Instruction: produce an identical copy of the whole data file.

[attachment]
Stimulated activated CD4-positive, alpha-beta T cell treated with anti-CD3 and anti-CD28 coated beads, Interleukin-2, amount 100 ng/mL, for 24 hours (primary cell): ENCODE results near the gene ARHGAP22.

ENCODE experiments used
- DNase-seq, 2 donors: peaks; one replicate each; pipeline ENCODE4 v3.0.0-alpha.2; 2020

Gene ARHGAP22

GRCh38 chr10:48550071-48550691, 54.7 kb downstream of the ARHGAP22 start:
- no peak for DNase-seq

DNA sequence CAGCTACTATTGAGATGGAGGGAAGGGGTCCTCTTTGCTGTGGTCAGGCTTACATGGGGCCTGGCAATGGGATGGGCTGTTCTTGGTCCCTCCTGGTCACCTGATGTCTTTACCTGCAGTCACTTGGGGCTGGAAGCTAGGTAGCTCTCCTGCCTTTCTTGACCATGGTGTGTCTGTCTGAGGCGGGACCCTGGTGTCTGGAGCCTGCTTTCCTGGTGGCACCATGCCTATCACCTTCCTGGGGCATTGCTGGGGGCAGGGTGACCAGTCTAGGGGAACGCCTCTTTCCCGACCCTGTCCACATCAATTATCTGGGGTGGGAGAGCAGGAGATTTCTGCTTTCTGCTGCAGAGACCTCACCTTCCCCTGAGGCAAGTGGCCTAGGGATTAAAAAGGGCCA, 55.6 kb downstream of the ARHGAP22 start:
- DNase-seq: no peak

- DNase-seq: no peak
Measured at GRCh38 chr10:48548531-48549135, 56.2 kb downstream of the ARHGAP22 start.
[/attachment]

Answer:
Stimulated activated CD4-positive, alpha-beta T cell treated with anti-CD3 and anti-CD28 coated beads, Interleukin-2, amount 100 ng/mL, for 24 hours (primary cell): ENCODE results near the gene ARHGAP22.

ENCODE experiments used
- DNase-seq, 2 donors: peaks; one replicate each; pipeline ENCODE4 v3.0.0-alpha.2; 2020

Gene ARHGAP22

GRCh38 chr10:48550071-48550691, 54.7 kb downstream of the ARHGAP22 start:
- no peak for DNase-seq

DNA sequence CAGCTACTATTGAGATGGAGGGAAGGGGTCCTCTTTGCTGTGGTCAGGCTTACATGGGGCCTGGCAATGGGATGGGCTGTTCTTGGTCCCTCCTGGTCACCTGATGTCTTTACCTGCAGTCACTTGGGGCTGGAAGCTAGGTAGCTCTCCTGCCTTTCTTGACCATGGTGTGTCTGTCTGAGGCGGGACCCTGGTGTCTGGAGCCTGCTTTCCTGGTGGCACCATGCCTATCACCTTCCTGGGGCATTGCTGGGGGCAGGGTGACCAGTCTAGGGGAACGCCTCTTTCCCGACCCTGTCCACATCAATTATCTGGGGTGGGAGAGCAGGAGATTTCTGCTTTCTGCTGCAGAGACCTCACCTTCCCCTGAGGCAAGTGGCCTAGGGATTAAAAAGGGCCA, 55.6 kb downstream of the ARHGAP22 start:
- DNase-seq: no peak

- DNase-seq: no peak
Measured at GRCh38 chr10:48548531-48549135, 56.2 kb downstream of the ARHGAP22 start.